From Matthew Price’s review of Alfred Kazin’s diaries in Bookforum:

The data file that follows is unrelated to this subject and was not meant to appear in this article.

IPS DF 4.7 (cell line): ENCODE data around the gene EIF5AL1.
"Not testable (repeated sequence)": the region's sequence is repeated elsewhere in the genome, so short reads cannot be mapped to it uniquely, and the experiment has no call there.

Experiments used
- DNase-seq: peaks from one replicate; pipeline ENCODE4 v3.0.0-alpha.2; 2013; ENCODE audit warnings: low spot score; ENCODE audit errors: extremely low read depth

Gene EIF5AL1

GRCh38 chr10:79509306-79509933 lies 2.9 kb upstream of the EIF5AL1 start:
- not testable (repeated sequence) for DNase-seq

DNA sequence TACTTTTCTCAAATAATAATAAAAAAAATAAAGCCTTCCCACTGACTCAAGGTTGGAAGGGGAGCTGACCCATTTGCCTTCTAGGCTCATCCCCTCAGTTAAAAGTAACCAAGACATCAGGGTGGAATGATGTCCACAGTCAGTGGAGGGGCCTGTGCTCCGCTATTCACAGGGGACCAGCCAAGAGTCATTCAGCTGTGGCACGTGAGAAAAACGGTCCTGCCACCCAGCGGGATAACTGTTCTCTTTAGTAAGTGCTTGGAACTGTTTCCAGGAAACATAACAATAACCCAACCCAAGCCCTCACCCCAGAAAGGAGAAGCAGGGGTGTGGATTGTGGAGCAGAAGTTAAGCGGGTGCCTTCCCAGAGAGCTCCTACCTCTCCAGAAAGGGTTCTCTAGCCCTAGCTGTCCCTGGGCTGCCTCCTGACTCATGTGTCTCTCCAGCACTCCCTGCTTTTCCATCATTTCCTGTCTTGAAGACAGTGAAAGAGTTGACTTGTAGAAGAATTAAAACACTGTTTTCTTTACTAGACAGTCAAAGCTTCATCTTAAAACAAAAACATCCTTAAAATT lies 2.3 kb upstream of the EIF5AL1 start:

Cook questions Kazin’s liberal anti-communism—the Soviet Union appalled him—but Kazin would savagely rebuke the neoconservatives. He went to town on the snobbish Mr. Sammler’s Planet in the New York Review of Books, calling it a “normal political novel of our day, didactic to a fault.” (Bellow accused Kazin of slander: “You were saying that its author was a wickedly deluded lunatic.”) After an evening with Irving Kristol and other ex-leftists in 1969, Kazin bitterly ruminated in his journal: “They are all such specialists, such knowers on a limited scale, such professors impaled on their own bitterness. They have to be right . . . the world can go to hell, but they are right.” Kazin despised people who knew that they knew; he often knew that he didn’t know.